Traditional Spiritual Lineage is not right for Me because I’m Female.

Via Brooks Hall
on May 23, 2010
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Brooks Hall, Yogic Muse

Just as my female body contains a metaphor for creating new life, so also does my existence in the realm of spiritual pursuits require a creative act.

A benefit of yoga in the marketplace is that there are plenty of women leading the way; we are used to seeing images of beautiful women in advertisements so there is an ongoing potential for commercial success for svelte females in yoga.

But I recoil in shame when I consider what is coming across to consumers: perhaps that yoga cultivates commercially acceptable beauty, or that yoga is for physical fitness. Could it be that yoga is here to help us get laid? Come on… When commercial yoga panders to our insecurities, just like any other product for sale, doesn’t that cheapen the potential? Or doesn’t that cheapen our estimation of what we, as yoga teachers or yoga businesses offer?

As I read and study about traditional yoga I find myself filtering and editing as I read to try to include myself in texts that were written for male seekers. And I’ve done a pretty good job, having pushed through countless hours of reading about men in yoga. And I love men in yoga… But when it comes to conceptualizing a vision of my yoga path, the words that were intended for male seekers from earlier generations do not always hit home for me as a female yogi practicing and living in today’s world.

And I’ve heard that there are a handful of obscure examples of traditional yoga that honor women. But, I really haven’t seen any that I can identify with.

We don’t even have a tradition here in the States, what we have is a marketplace, and what this requires of us as consumers is personal responsibility. Just like it’s time for us to take responsibility for the oil we use, it’s also time for us to take responsibility for the quality of our hearts and minds.

Maybe it’s me. Maybe I struggle with being a female yogi who is not always sure where she really fits in. Maybe I should try to be thin and beautiful and perfect. Maybe you should buy into my yoga because you love my body.

This is what bothers me.

Yoga is about a union between consciousness and form, or the “inner” and “outer” worlds. If popular yoga is too focused on physical feminine beauty, are we ever going to break through to an authentic experience of spiritual depth? Are we ever going to pursue beyond our obsession with physical form and youthful beauty? Right now our “yoga” in most places seems to be right in line with commercial norms.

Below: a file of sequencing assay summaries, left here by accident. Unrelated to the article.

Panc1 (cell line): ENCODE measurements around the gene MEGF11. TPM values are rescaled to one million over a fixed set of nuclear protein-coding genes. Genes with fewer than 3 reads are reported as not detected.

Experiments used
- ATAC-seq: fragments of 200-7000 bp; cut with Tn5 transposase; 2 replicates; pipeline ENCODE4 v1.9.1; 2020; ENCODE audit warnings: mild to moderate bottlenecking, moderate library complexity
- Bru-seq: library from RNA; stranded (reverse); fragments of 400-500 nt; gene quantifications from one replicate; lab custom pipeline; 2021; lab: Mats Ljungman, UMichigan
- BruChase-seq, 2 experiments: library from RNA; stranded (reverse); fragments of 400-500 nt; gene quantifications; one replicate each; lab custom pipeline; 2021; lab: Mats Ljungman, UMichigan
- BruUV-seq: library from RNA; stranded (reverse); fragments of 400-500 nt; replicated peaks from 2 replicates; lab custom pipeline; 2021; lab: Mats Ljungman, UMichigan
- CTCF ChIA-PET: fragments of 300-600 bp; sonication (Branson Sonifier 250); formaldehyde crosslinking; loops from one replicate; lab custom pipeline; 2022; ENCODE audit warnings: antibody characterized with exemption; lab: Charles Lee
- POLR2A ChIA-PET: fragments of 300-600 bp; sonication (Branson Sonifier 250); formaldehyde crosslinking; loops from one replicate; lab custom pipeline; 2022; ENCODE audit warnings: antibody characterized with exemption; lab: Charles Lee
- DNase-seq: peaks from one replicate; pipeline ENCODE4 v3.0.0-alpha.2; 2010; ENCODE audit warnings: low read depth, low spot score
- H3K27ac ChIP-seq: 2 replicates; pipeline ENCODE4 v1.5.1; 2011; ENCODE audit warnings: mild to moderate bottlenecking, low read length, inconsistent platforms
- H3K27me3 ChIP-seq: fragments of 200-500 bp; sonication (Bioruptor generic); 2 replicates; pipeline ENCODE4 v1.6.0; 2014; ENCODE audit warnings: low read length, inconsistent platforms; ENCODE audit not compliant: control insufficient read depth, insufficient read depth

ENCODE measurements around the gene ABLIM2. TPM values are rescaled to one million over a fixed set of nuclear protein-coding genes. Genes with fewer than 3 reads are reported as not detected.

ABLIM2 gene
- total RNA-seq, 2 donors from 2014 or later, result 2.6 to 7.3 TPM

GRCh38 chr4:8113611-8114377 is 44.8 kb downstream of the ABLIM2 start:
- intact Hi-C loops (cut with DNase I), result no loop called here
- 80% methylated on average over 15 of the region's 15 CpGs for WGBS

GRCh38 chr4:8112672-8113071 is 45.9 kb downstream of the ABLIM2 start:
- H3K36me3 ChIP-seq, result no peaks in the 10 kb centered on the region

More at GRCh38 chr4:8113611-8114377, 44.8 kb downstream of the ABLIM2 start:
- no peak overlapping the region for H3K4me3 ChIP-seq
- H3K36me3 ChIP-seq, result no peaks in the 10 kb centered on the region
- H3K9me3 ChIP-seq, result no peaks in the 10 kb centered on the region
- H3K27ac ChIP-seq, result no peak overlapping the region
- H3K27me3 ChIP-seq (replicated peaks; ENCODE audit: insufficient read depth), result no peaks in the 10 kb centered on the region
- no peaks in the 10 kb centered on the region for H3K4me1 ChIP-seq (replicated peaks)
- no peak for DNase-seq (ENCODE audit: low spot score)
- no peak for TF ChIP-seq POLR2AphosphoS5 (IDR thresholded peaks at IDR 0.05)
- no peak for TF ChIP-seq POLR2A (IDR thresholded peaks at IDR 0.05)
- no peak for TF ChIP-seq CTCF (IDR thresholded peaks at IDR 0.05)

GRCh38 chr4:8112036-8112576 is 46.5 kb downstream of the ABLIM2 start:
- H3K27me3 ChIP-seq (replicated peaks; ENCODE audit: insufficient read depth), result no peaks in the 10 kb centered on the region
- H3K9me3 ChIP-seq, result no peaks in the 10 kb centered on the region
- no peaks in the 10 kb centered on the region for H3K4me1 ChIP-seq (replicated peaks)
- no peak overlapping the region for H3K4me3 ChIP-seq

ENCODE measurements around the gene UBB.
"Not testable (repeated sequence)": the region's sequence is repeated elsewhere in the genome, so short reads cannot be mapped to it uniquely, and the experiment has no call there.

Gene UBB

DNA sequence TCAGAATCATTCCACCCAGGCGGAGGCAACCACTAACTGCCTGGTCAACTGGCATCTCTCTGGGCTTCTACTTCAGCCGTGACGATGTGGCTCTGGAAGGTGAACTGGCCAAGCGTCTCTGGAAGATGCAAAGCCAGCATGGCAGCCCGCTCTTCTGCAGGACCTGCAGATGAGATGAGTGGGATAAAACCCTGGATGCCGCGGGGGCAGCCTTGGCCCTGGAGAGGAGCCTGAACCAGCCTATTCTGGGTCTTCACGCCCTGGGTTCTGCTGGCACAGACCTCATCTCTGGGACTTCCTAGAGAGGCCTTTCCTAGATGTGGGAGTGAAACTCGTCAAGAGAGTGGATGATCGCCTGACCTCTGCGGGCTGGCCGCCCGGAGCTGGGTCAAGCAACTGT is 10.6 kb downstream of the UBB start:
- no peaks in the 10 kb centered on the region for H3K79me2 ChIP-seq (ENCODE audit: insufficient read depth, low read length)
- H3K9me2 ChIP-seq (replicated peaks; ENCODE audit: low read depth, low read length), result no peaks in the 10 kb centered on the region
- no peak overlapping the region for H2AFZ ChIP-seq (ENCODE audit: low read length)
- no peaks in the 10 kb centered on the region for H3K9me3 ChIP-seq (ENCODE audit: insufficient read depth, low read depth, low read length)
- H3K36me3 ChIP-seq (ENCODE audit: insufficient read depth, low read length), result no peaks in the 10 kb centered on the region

Yoga tradition intersects with the modern marketplace. And I think that we enter fantasyland when we try to ignore that. Even when someone has learned from a traditional source, what a teacher brings to his or her classes is what they know. It is always their account of that tradition or lineage, so teachers are actually creating as they are teaching.

But, our yoga does inspire questions such as mine, and perhaps that’s enough for now. And maybe yoga has arrived in the marketplace at this time to remind us that we are more than consumers. We are human beings with hearts and spirituality, and we can be responsible for ensuring that our world can remain inhabitable and joyful, as well as profitable.

*simul-posted at Yogic Muse*


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About Brooks Hall

Brooks Hall is a Yogic Muse from Chicago, Illinois. In this capacity she teaches Yoga, writes about Yoga, and generally enjoys it. You can find her at: brookshall.blogspot.com.

Comments

61 Responses to “Traditional Spiritual Lineage is not right for Me because I’m Female.”

  1. […] spiritual lineage was, and is, male-dominated—leaving me (and many other women) to wonder “where are the women?” Do we have to match mainstream standards of perfection to garner recognition and […]

  2. Brooks:

    Thomas Day wrote a book called “Why Catholics Can’t Sing,” in which he examined some of the changes in the church since Vatican II. One interesting idea he put forth is that a lot of nuns were very much behind “the changes,” and became infuriated at appeals to “tradition,” because the whole idea of tradition and lineage, as it is understood in the church, is–as you imply here in the context of yoga–a “male thing.” Even womens’ bodies, one nun said, undergo irreversible changes resulting in the movement from one stage of life to another, with no going back. Everybody quotes the Desert Fathers, in part, because the Desert Mothers didn’t write stuff down as much. Perhaps men’s experience–maybe even in the absence of overt sexism or devaluing of women–conduces more to continuity than womens’ does.

    Of course, it may also be the case that “female lineage holders” are harder to find because the system, as it is set up, obscures them, but I will leave YogiOne, or someone else with more knowledge, to address that!

  3. this is a laugh for you from me 🙂

    Someone just said: “You Smell Prettier Than a Big Basket of Christmas Cakes …” to me and so I am going to say the same to you! 🙂

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